Midkiff was an assistant coach at Swarthmore during the 2007-08 seasons, but comes to the college from Eastern, where he coached the Eagles for the last four years. Before, he attended school and played baseball for the University of South Florida and Wilkes University. Dan Duncan caught Coach Midkiff for a few minutes, where he shared his thoughts on Swarthmore and baseball.
Dan Duncan: Why did you decide to come back to Swarthmore?
Matt Midkiff: I came back because I thought it was a tremendous opportunity. This institution has so many things to offer that it couldn’t pass it up. I really enjoyed working with the coaches, faculty and staff when I was here previously so it is a lot of fun to have the chance to do that again.
DD: What else will you be doing on campus?
MM: I will be teaching a fitness course and assisting with some game day management.
DD: I saw you were also director of marketing and promotions at Eastern; is that something you’ll continue here?
MM: I will also helping Sports Information with some marketing ideas.
DD: What are your goals for the team?
MM: Our goals are to be excellent in everything we do and to win every single day. That means no matter if we have practice or we don’t, if we have a game or we don’t, we will do something to get better. We want to go to bed at night saying that was winning day for Swarthmore Baseball.
DD: How do you prevent a late-season swoon like last year? How can the team stay motivated?
MM: We aren’t worried about anything but looking forward. We are definitely focusing on our strength and conditioning to make sure we are at our best come playoff time. What continues to motivate this team is that we can always be better. It will also be an exciting and fun environment when we get on the field. They will be fired up to come to practice everyday.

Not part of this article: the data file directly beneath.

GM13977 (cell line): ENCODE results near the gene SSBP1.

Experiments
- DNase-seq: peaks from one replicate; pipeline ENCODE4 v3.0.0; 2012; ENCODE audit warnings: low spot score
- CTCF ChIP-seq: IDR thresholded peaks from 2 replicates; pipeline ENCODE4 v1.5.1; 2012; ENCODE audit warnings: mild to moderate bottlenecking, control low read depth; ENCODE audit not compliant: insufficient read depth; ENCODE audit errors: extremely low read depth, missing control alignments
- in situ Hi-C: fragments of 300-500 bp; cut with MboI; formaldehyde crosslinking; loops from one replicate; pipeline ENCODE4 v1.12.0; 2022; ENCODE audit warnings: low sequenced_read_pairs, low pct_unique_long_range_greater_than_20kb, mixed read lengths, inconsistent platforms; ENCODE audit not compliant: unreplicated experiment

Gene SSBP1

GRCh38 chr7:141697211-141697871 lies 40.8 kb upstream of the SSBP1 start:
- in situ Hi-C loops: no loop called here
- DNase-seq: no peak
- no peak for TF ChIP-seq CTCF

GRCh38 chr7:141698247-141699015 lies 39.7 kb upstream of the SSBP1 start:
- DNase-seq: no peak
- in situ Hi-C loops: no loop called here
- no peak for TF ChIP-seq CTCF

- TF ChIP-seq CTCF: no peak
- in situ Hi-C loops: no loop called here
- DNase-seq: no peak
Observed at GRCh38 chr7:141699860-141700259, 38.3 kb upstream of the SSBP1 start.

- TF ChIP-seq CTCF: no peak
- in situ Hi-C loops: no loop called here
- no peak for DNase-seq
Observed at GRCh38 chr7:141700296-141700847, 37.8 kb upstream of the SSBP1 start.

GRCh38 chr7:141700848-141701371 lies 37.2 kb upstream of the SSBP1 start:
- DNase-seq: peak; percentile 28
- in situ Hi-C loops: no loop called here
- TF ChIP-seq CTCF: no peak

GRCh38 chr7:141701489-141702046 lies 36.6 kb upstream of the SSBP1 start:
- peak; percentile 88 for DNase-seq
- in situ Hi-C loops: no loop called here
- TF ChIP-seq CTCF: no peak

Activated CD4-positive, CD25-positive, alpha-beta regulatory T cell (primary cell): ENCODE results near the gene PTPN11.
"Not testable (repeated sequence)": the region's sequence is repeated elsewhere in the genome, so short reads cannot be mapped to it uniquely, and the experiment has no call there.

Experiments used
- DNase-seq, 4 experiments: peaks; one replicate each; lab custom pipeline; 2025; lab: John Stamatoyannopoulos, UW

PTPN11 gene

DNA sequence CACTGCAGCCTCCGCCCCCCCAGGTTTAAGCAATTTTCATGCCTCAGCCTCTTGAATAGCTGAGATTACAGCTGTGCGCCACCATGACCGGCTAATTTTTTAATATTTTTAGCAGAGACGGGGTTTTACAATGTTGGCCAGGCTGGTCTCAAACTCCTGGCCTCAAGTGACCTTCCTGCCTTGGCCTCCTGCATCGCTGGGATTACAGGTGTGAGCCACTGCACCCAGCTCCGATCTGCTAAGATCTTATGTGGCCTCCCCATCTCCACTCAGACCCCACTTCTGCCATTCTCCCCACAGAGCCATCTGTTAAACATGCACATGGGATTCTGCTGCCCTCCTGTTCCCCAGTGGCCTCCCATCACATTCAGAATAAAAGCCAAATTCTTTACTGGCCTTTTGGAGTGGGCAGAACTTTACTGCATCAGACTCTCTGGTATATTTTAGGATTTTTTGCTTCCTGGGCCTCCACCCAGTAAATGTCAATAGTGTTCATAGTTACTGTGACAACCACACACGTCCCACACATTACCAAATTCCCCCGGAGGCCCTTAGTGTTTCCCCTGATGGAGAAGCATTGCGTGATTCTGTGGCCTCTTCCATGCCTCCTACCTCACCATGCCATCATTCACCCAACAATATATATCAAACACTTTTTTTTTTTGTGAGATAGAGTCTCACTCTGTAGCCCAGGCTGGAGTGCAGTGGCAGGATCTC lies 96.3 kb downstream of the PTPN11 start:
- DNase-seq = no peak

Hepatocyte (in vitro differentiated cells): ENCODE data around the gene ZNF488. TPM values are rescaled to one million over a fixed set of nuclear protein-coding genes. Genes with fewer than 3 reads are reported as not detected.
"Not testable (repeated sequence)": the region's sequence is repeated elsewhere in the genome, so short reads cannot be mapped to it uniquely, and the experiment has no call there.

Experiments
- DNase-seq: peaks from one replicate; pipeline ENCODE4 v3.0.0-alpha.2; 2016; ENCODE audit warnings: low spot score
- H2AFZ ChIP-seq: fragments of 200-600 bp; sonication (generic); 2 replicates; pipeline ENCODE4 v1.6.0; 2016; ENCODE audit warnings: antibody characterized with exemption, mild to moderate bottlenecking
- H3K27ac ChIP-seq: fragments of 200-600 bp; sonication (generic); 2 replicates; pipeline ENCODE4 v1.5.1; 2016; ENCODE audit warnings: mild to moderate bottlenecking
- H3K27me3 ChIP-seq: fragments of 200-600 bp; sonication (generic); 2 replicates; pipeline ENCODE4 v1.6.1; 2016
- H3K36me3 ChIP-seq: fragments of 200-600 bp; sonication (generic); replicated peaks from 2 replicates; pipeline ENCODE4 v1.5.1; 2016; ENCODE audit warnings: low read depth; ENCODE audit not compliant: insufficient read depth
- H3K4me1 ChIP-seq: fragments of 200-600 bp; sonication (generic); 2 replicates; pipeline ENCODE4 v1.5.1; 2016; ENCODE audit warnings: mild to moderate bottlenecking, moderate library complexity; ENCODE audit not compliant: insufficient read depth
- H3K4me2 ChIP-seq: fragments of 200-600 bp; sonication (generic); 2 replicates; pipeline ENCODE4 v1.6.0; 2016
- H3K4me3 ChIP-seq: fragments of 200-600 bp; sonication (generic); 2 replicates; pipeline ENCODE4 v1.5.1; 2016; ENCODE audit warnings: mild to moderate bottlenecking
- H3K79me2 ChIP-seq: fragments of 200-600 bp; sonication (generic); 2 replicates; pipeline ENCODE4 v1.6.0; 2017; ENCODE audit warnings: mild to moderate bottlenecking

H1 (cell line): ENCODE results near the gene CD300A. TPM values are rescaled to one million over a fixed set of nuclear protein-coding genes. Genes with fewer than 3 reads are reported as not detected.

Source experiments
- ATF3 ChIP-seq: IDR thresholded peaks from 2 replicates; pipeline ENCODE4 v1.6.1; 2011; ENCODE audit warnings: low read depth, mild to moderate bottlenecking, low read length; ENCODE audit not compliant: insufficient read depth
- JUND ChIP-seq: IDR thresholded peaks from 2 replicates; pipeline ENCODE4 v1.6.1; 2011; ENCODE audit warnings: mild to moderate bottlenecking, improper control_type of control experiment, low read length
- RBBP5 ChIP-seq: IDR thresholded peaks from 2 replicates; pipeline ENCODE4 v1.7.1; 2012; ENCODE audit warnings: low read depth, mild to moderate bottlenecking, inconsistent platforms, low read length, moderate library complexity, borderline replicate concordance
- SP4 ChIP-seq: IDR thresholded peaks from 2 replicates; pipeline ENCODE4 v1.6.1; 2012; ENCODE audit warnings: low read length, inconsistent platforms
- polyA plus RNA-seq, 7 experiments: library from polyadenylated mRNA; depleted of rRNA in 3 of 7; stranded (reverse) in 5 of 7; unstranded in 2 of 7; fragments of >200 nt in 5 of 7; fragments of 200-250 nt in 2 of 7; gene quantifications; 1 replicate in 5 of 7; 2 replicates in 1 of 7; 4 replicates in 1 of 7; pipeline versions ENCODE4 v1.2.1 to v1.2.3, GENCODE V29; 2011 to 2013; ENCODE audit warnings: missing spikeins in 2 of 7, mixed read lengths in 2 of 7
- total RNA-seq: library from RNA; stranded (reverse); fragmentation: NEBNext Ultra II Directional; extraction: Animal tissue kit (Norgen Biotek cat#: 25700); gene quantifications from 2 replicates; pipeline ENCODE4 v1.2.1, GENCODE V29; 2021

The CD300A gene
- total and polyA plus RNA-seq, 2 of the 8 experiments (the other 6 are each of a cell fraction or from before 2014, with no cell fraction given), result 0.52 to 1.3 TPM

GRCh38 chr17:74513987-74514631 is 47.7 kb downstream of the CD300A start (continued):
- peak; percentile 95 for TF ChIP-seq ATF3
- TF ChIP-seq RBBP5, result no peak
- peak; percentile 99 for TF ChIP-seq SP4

DD: What kind of player do you look for as a coach? Any particular skills?
MM: I look for mentally-tough, hard-working players with a high baseball IQ. Baseball is such a mental game that we need people here who know what to do and why and can battle through difficult situations with the confidence they will succeed.
DD: Which coaches/players/managers inspire your approach to baseball most? How?
MM: I have liked Tony Dungy for a long time. The way he treats players with respect and gets the best out of them because of the relationship they have is a model I have used. I also like Joe Maddon from the Tampa Bay Rays. He thinks outside the box and isn’t afraid to try something bold. My favorite player was Barry Larkin of the Cincinnati Reds. He played the game with energy and focus and more importantly you could see how much fun it was for him to compete by the smile on his face.
DD: Does having a new head coach mean an end to the country music during warmups?
MM: I was an integral part in the introduction of country music to the warmup mix. I want the guys to have music that represents them and if they continue to enjoy the country music, I am all for it.
DD: What’s your MLB team?
MM: I am originally from the Tampa area so I am a Rays fan.
DD: Do you think the DH is good or bad for baseball?
MM: I think having leagues with some distinctions is kind of fun. It stirs debates and allows people to lobby for their team being from the superior league. I think with the specialization of players now many pitchers don’t even hit in high school or college so it could be very ugly to watch them face a Major League caliber pitcher. I love the idea of no DH but I think adding the DH in has given some additional excitement to the game.